FIG 1 Structure of pOXA-198. (A) Circular representation of pOXA-198, determined using CGview ( Coding sequences are represented by arrows. The two inner circles display CG content and CG skew. (B) Comparison with other plasmid backbones, using Mauve software ( Multiple plasmid alignment was performed with the related plasmid pGES-5 (GenBank accession number KR014105), pRSB105 (GenBank accession number DQ839391), pRSB101 (GenBank accession number AJ698325), and pCOL-1 (GenBank accession number NC_022346). Conserved synteny is represented by boxes, and rearrangements are indicated by lines.

Structure of plasmid pOXA-198.

Sequencing yielded 20,490 high-quality reads, giving rise to 4,395,424 bp, which were derived from the pOXA-198 library. De novo assembly, performed using CLC Workbench 10.0.1 (Qiagen, Courtaboeuf, France), yielded 31 contigs, of which only 17 were derived from pOXA-198. After gap closures and verification of the position of each contig by PCR, the overall structure of pOXA-198 included a replication, a partition, partial conjugation, and accessory modules (Fig. 1A). This plasmid was untypeable using PCR-based replicon typing (PBRT) targeting enterobacterial plasmids and did not correspond to any of the 10 known IncP-type plasmids commonly identified in Pseudomonas species (11); therefore, we propose to name it IncP-11. Research on synteny was performed using Mauve software (Fig. 1B). This plasmid shared common features with pRSB101 (GenBank accession number AJ698325) and pRSB105 (GenBank accession number DQ839391), including the replication module. These two plasmids were identified from uncultured bacteria in activated sludge (12, 13). BLAST searches of GenBank revealed that IncP-11 was found on plasmid pRSB105 along with IncP-6 and on plasmid pRSB101, which harbored only IncP-11. This IncP-11 replicon confers the ability to replicate in P. aeruginosa, in Escherichia coli, and in Xanthomonas campestris (12). The partitioning system associated with the replicase showed high levels of identity with partitioning systems discovered in environmental bacteria such as Xanthomonas, Aeromonas, and Gulbenkiania species, thus suggesting a likely environmental origin for these IncP-11-bearing plasmids. Several genes showing homology with transfer operons have been identified, but a complete transfer operon is absent from this plasmid. This could explain why this plasmid could not be transferred by conjugation, as described previously (10).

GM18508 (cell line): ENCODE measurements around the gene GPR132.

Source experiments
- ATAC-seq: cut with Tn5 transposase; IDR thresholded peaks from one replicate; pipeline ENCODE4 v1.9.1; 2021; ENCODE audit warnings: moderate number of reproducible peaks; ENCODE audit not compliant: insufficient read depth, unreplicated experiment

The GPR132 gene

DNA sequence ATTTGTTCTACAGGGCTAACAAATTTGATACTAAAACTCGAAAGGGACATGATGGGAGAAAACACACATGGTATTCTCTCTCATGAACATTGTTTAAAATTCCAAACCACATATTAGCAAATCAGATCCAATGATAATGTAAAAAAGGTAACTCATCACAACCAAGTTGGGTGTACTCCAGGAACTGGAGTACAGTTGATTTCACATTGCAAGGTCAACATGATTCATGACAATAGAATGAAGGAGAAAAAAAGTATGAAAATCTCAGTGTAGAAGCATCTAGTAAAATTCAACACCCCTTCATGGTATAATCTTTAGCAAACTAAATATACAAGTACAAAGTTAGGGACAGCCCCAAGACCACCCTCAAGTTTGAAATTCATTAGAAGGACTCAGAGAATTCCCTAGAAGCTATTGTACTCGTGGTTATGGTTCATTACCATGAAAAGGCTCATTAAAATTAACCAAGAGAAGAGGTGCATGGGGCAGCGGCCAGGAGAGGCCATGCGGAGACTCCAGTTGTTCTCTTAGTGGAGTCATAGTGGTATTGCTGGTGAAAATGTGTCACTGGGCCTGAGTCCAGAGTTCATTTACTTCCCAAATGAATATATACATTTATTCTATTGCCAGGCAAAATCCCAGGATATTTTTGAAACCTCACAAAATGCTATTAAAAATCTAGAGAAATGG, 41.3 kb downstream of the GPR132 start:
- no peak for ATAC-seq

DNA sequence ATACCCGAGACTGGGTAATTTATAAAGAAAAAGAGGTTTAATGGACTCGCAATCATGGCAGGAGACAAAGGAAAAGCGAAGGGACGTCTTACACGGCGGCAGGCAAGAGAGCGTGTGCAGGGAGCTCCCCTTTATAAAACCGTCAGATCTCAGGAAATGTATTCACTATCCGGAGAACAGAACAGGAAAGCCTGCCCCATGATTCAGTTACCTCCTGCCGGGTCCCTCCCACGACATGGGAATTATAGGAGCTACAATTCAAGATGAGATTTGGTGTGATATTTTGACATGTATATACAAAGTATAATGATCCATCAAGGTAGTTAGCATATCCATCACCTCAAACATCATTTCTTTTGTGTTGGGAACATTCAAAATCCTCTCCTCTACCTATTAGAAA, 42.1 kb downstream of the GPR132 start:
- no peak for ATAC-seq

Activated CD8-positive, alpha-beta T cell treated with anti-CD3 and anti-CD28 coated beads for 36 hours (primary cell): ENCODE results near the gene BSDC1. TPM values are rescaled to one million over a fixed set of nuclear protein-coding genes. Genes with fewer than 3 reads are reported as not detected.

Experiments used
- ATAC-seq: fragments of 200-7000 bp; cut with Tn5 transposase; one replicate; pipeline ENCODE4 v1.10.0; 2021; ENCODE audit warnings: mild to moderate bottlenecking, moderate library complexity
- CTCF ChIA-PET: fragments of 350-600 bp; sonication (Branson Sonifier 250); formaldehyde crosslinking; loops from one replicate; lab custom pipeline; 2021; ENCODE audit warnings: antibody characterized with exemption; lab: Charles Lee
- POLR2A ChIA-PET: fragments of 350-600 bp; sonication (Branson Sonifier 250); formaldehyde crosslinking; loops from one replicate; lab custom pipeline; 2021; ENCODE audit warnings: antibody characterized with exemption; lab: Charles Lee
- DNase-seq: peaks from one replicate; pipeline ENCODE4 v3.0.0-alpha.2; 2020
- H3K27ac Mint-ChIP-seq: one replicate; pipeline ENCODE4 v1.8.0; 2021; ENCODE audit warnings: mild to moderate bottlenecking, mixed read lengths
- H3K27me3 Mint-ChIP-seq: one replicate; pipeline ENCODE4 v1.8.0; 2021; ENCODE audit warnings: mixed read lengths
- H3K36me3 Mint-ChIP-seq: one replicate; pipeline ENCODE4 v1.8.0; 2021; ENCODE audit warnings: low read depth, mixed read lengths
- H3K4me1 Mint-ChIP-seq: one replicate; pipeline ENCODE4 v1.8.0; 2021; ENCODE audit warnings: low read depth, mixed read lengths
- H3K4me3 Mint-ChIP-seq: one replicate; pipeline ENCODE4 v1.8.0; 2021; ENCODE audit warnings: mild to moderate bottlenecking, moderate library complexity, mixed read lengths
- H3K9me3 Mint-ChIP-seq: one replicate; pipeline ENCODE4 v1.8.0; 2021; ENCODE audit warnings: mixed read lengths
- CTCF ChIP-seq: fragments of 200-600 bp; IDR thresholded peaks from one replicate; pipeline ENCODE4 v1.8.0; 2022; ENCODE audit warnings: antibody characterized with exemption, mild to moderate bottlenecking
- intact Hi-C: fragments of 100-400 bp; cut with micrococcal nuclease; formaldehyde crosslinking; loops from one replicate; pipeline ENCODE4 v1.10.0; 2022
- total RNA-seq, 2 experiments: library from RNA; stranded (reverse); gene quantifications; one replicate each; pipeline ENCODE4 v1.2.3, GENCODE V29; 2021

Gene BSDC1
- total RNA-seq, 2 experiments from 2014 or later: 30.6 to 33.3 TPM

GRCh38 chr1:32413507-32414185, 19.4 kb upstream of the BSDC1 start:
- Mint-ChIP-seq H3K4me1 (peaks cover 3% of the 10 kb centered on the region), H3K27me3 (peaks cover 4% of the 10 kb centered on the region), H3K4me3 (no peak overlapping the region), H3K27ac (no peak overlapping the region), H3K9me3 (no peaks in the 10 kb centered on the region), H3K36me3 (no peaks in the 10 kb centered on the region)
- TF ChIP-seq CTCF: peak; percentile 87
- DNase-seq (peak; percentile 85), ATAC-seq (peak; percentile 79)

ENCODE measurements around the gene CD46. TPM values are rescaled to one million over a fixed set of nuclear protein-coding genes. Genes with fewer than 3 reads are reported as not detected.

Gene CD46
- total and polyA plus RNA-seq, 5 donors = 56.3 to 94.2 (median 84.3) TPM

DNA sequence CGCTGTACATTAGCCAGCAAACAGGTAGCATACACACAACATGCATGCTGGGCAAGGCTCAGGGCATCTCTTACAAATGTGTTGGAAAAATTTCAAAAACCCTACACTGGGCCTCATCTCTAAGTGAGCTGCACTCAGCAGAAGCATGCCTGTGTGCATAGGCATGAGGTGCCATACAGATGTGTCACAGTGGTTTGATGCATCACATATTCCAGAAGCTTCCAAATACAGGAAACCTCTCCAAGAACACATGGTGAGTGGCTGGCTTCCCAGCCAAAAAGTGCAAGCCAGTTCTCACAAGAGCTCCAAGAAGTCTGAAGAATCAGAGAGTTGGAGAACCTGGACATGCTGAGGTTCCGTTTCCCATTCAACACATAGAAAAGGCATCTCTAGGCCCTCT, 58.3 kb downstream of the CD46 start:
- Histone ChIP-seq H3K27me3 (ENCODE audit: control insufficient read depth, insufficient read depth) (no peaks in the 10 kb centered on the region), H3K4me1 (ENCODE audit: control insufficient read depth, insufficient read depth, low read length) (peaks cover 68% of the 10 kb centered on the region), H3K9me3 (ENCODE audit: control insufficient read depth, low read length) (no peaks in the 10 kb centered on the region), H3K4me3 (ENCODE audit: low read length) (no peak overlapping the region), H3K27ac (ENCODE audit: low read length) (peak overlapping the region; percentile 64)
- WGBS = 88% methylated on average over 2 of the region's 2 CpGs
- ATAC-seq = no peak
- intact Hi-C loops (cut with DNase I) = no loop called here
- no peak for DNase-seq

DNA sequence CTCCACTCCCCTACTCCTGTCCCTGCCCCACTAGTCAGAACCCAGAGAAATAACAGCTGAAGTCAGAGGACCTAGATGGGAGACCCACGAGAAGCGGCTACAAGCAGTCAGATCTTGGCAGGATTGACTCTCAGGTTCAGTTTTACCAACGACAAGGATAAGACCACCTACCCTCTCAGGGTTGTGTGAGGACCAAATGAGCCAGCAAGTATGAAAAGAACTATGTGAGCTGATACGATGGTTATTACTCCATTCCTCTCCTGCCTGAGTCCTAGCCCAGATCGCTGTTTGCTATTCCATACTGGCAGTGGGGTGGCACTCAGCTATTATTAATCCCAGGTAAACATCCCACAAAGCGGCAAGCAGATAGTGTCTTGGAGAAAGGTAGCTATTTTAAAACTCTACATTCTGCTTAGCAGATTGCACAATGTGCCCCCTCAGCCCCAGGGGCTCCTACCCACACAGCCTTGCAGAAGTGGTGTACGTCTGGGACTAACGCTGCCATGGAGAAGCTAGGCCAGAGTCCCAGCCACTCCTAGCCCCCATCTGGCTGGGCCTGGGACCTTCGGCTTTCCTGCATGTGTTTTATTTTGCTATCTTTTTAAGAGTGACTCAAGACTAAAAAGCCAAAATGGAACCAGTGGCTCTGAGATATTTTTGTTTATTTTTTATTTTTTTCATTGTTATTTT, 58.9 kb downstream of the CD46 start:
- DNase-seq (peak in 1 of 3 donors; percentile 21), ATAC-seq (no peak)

Concerning the accessory genes identified within the plasmid sequence, the blaOXA-198 gene is embedded within a class 1 integron, together with the catB7-like gene (10). Several remnant structures of transposons, i.e., Tn402-like and TnAS3-like, both belonging to the Tn3 family of transposons, have also been identified within the pOXA198 sequence. These two transposons are likely to be inactive due to partial deletions. As for partitioning and replication systems, these not yet fully characterized transposons shared homology with transposons identified in soil bacteria. Another mobile element, similar to ISPa38, which was identified previously in P. aeruginosa, was also identified. The element present on plasmid pOXA-198 shares with ISPa38 only the presence of tnpA, the likely transposase gene, and it lacks the seven other open reading frames present in ISPa38 (14). The remaining part of the plasmid contains mainly hypothetical proteins with unknown function, which need to be characterized in more detail.